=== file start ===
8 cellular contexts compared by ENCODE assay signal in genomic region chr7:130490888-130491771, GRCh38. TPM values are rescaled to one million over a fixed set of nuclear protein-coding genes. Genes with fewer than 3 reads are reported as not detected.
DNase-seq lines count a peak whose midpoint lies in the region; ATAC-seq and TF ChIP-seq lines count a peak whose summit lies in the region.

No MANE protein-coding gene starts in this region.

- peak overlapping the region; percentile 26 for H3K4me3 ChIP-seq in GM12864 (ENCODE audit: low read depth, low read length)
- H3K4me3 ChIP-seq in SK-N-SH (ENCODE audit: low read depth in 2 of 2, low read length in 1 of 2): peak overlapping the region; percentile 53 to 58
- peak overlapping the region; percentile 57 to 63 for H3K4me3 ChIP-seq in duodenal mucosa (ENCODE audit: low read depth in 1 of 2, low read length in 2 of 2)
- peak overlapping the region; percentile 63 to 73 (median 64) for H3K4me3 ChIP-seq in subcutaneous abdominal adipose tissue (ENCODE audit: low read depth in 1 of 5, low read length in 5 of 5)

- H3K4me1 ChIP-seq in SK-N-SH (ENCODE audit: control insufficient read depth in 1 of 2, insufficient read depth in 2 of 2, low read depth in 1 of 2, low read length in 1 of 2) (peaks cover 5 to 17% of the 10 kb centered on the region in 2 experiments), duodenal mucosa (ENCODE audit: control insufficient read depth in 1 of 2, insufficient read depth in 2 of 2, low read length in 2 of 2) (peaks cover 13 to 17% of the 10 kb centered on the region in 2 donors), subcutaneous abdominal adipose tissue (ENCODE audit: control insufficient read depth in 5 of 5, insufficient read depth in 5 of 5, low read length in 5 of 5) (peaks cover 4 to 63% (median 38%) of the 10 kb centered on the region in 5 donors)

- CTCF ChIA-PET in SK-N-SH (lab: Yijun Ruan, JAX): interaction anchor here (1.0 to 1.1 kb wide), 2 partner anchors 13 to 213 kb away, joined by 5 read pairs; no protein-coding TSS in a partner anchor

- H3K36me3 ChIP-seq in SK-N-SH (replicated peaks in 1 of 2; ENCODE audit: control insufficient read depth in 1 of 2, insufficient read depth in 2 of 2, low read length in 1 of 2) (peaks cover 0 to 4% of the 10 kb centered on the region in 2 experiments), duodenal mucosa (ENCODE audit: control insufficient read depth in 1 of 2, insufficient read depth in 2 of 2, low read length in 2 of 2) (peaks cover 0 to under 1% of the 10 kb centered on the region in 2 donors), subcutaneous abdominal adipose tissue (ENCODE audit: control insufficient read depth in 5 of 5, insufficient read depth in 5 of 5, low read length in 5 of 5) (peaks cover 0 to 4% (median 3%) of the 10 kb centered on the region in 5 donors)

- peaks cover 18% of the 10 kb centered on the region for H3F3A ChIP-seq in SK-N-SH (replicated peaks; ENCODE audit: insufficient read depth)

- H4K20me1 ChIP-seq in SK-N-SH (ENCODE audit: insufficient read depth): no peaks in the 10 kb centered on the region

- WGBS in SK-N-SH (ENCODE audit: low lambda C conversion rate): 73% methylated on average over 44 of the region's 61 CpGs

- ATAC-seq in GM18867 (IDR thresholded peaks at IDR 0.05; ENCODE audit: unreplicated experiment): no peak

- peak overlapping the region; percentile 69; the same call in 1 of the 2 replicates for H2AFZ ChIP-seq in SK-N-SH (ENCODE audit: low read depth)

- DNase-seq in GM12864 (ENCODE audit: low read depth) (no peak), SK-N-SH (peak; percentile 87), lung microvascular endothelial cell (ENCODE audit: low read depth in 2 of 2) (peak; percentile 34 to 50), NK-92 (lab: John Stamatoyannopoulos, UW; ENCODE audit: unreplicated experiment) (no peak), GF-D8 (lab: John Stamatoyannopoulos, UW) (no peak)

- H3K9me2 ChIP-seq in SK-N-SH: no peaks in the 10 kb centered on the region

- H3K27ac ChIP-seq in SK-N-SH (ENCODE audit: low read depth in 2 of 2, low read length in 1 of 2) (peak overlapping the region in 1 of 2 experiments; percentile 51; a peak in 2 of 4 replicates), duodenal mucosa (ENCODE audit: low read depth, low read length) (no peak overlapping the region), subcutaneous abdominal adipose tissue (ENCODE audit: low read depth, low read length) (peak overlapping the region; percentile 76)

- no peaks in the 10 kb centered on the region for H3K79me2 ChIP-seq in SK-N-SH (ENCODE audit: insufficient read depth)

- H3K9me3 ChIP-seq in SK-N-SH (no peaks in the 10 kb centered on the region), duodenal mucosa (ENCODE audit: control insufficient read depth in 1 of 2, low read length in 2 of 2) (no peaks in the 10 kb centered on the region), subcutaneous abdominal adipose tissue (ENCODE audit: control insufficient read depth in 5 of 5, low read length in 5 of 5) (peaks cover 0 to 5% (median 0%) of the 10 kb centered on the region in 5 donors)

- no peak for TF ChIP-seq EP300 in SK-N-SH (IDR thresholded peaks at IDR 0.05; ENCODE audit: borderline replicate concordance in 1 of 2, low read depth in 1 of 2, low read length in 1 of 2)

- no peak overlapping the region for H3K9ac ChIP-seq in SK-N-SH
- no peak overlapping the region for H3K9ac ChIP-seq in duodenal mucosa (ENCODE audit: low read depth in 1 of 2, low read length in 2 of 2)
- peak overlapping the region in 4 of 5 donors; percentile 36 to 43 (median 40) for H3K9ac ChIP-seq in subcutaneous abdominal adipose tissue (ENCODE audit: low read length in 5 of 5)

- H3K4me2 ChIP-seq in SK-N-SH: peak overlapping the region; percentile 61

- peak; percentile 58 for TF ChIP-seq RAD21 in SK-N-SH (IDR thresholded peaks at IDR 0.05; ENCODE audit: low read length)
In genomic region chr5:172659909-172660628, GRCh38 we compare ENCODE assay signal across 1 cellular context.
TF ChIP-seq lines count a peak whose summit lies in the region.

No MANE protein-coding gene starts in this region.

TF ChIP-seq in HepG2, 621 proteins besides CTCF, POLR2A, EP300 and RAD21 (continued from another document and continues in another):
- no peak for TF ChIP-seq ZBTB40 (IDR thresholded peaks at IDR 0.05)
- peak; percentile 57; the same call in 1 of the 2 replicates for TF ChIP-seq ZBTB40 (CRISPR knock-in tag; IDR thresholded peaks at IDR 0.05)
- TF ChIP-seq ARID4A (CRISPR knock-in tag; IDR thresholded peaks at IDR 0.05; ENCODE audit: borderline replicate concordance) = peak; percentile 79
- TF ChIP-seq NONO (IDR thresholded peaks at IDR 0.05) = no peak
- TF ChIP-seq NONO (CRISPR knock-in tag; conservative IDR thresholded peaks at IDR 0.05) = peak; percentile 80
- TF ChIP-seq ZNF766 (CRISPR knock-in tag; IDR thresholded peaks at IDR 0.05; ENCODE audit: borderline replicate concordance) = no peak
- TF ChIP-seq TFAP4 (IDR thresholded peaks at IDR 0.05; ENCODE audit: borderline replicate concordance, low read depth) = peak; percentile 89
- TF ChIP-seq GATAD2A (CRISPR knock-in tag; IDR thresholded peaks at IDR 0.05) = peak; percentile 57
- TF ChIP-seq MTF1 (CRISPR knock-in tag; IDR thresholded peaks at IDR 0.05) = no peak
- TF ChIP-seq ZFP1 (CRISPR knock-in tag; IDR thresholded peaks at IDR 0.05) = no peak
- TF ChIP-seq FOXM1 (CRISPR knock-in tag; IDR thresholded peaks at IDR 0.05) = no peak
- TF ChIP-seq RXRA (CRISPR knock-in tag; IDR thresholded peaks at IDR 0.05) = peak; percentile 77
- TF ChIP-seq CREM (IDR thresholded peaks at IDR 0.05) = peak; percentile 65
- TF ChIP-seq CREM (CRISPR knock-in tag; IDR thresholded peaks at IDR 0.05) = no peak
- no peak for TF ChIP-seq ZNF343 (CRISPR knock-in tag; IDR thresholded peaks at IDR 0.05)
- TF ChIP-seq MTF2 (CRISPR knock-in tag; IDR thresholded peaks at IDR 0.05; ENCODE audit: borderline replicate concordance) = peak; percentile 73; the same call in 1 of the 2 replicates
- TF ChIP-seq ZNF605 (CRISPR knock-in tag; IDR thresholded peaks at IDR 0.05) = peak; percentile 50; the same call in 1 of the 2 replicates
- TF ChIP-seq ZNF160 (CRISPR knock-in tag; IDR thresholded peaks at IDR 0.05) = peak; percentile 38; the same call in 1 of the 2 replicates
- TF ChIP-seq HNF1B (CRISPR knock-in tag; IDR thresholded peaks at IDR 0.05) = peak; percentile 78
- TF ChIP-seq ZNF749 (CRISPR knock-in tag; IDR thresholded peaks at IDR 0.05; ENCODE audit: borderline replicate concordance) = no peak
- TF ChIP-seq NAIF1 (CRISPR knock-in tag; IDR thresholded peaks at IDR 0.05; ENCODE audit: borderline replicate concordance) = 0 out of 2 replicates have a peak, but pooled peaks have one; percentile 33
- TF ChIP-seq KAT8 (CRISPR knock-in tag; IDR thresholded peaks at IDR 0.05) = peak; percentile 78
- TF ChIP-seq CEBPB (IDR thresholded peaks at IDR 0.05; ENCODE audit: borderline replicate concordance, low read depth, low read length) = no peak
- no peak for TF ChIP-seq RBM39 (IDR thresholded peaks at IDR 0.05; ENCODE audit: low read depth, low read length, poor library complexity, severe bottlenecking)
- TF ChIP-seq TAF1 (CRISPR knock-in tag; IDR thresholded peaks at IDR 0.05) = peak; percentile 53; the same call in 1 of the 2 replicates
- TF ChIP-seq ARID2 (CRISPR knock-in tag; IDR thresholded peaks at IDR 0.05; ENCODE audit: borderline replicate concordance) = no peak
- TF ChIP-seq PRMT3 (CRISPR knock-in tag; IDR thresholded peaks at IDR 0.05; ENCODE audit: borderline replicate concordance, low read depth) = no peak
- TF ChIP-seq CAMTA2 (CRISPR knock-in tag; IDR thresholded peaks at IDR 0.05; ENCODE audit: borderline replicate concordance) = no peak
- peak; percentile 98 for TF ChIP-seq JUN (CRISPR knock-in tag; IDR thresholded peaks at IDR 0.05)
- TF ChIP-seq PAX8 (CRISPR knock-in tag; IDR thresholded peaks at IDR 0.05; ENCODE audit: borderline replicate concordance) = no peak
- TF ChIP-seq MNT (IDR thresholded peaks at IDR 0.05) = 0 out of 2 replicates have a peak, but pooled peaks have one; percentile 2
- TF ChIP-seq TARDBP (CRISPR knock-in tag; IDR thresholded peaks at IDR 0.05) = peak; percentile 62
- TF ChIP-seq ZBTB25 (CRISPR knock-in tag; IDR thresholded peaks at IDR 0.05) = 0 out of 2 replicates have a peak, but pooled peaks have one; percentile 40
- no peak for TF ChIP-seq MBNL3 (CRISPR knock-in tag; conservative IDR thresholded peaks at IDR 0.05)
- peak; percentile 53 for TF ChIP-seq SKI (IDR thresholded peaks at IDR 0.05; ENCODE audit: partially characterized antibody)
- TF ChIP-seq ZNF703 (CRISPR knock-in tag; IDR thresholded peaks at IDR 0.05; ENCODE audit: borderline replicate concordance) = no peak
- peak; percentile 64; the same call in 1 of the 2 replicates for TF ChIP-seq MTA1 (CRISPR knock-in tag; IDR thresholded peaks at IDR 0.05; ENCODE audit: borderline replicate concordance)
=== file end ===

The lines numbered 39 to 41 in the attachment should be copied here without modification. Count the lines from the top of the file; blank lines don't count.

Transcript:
- TF ChIP-seq MTF1 (CRISPR knock-in tag; IDR thresholded peaks at IDR 0.05) = no peak
- TF ChIP-seq ZFP1 (CRISPR knock-in tag; IDR thresholded peaks at IDR 0.05) = no peak
- TF ChIP-seq FOXM1 (CRISPR knock-in tag; IDR thresholded peaks at IDR 0.05) = no peak